The family Ceratozetidae occurs worldwide. Species of this family can be found in forests, grasslands and tundra. Some are intermediate hosts of tapeworms that are parasites of wild and domestic mammals.

The family Ceratozetidae includes 33 genera, 15 subgenera, 339 species and 11 subspecies (Subías 2023).


The adults vary a lot in size (270–990 µm long), and in color, from light brown to dark brown. The prodorsum has a pair of lamellae, but the translamella may be present or absent. They have 10–15 pairs of minute to long notogastral setae. Epimere IV, on the ventral side, has two or three pairs of setae (Weigmann 2006, Norton and Behan-Pelletier 2009, Behan-Pelletier and Lindo 2023).

Habitat and ecology

Ceratozetidae species are common in forests, grasslands and tundra, from the tropics to warm-temperate to high arctic and sub-Antarctic regions. They are mainly found in litter and soil, but also occur in grass, mosses, lichens, on trees, and in wet bogs. Their feeding habits are as diverse as their habitats. Some species are saprophages, i.e., they feed on dead organic matter including dead arthropods, others are mycophages, i.e., they eat fungi, and others yet are predators and feed on nematodes (Behan-Pelletier and Lindo 2023). Some species are intermediate hosts of tapeworms (Denegri et al. 1993).

Most Ceratozetidae reproduce bisexually (Maraun et al. 2019) but some are probably parthenogenetic, as e.g. Ceratozetes parvulus Sellnick, 1922 described here, where only females have been found (Seniczak and Seniczak 2022). Parthenogenetic females  are produced from unfertilized eggs. The time of development has been studied in 12 species of Ceratozetidae, both in the field and under laboratory conditions (Pfingstl and Schatz 2021). The development from egg to adult was shortest in Ceratozetes cisalpinus Berlese 1908, 32 days at 25° C. The longest development was observed in Oromurcia sudetica Willmann 1939 that was reared at temperatures that simulated high alpine conditions (- 4° to + 16°C). The development from egg to adult took a minimum of two years, but sometimes lasted up to four years (Schatz 1985).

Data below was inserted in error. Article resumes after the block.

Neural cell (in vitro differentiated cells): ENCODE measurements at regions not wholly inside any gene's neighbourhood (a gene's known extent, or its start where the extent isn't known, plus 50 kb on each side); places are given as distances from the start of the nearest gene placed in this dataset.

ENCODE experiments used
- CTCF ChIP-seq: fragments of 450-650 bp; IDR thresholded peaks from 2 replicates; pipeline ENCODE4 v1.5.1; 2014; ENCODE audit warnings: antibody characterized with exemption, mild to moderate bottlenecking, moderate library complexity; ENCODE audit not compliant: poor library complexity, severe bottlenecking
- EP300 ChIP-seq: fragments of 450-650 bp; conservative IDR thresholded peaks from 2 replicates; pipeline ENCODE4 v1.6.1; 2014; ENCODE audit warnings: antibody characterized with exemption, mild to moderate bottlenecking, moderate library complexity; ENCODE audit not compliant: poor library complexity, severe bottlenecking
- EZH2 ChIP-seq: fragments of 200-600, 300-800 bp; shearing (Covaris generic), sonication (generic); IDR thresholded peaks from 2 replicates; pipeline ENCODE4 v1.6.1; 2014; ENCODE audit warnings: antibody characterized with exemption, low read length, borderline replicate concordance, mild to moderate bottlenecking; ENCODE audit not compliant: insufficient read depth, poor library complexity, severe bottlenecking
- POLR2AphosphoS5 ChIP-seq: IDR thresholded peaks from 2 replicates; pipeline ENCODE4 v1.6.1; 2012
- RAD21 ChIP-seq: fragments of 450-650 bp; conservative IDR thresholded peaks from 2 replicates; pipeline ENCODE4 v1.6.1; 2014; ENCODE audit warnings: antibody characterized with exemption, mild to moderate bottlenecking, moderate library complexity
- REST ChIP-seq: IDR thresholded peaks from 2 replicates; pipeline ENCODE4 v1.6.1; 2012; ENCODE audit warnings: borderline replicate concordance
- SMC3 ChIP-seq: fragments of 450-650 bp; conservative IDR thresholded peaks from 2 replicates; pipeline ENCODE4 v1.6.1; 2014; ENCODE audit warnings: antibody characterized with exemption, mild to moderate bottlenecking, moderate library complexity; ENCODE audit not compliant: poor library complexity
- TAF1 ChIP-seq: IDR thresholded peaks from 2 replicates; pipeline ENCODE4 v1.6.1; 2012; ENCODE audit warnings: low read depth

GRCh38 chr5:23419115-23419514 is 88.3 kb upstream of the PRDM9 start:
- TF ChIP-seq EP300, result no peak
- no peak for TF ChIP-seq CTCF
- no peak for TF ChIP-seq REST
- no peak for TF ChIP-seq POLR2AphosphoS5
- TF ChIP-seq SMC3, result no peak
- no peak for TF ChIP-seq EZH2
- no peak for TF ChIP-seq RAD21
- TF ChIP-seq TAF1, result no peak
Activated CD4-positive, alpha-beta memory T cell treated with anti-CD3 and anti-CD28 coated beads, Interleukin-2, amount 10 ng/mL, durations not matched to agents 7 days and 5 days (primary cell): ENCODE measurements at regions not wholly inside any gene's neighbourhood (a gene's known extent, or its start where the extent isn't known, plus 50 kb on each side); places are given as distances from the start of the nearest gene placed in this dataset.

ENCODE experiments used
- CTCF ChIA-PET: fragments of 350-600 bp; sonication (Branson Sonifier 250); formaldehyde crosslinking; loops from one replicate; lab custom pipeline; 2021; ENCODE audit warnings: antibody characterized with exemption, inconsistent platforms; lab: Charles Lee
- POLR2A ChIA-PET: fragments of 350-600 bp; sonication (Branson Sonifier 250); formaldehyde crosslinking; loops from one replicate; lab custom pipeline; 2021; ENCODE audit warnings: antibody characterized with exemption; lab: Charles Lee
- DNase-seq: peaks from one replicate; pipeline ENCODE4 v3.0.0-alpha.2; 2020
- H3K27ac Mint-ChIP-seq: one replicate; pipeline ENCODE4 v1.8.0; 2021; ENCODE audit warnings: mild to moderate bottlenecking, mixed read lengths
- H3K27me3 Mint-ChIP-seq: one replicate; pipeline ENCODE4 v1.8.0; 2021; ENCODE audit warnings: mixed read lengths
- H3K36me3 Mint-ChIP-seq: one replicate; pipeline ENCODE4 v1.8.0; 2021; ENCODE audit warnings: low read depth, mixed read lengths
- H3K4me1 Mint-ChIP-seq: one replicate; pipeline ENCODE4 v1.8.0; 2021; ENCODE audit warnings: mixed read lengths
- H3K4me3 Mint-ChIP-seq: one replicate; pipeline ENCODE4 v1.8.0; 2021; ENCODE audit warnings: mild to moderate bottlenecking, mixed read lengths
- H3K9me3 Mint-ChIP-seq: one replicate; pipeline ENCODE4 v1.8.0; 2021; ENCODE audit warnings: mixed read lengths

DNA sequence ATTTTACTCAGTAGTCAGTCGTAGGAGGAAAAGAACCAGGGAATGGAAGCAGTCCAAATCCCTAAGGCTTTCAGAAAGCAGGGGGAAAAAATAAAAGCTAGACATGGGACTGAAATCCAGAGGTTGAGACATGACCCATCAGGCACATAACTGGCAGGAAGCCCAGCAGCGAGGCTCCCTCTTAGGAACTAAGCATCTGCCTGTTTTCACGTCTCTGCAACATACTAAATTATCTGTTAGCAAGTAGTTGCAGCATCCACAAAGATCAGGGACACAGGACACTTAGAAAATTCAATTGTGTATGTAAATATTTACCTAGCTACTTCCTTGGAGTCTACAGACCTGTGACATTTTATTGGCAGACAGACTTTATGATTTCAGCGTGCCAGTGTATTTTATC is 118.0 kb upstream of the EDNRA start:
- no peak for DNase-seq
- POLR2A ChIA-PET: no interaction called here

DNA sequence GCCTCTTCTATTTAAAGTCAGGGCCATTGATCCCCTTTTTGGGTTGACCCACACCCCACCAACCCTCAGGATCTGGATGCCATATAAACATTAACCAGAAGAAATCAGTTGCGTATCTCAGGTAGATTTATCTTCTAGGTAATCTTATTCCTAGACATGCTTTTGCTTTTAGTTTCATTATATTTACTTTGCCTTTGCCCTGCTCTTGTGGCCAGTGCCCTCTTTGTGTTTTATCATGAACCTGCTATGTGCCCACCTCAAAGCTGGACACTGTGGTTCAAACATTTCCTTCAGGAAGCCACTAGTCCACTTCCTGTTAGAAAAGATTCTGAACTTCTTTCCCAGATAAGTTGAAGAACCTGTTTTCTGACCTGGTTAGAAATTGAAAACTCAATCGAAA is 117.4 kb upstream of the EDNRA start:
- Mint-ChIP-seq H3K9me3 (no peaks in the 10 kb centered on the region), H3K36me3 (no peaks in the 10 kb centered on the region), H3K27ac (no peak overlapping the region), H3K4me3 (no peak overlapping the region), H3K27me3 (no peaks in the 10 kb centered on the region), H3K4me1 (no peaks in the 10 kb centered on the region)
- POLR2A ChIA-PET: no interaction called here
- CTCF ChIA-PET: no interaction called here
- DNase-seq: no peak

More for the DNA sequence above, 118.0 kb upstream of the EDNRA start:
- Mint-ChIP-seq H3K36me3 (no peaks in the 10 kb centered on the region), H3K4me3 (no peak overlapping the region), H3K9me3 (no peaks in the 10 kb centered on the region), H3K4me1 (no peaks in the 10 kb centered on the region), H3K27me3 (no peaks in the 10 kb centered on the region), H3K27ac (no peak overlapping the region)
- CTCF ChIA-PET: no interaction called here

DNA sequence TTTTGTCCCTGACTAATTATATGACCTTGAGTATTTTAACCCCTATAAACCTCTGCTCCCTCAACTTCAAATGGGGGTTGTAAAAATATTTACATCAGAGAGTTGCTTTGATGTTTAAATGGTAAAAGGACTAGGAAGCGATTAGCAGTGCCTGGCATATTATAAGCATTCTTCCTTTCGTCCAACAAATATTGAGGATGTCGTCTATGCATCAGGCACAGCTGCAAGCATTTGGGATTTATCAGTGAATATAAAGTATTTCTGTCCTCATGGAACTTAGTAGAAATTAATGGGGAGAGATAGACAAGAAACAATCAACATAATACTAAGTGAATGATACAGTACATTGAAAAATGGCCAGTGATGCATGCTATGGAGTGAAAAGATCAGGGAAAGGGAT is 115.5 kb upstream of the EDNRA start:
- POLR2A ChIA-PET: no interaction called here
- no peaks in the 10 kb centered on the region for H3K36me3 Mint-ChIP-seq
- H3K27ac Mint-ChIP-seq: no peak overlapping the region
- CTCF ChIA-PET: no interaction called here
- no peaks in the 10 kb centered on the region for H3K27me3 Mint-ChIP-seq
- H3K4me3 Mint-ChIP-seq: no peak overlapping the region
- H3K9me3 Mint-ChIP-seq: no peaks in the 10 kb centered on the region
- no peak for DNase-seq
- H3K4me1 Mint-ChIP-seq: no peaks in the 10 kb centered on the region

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Denegri GM (1993). Review of oribatid mites as intermediate hosts of the Anoplocephalidae. Experimental and Applied Acarology 17, 567–580.

Maraun M, Caruso T, Hense J, Lehmitz L, Mumladze L, Murvanidze M, Nae I, Schulz J, Seniczak A and Scheu S (2019). Parthenogenetic vs. sexual reproduction in oribatid mite communities. Ecology and Evolution 9(12), 7324–7332.

Norton RA and Behan-Pelletier VM (2009). Suborder Oribatida. In: GW Krantz and DE Walter (eds.). A manual of Acarology, 3rd ed. Texas Tech. University Press Lubbock, 430–564.

Pfingstl T and Schatz H (2021). A survey of lifespans in Oribatida excluding Astigmata (Acari). Zoosymposia 20, 007–027.

Schatz H (1985). The life cycle of an alpine oribatid mite, Oromurcia sudetica Willmann. Acarologia 26(1), 95–100.

Seniczak A and Seniczak S (2021). Morphological ontogeny and ecology of Ceratozetes parvulus (Acari: Oribatida: Ceratozetidae). Zootaxa 5086(1), 111–134.

Subías LS (2023). Listado sistemático, sinonímico y biogeográfico de los Ácaros Oribátidos (Acariformes, Oribatida) del mundo (1758−2002). Graellsia 2004, 60 (número extraordinario), 3−305. Updated 2023 – 18 actualization, 540 pp., access December, 2023.

Weigmann G (2006). Hornmilben (Oribatida). Die Tierwelt Deutschlands. 520 pp. Vol. 76, Goecke and Evers, Keltern.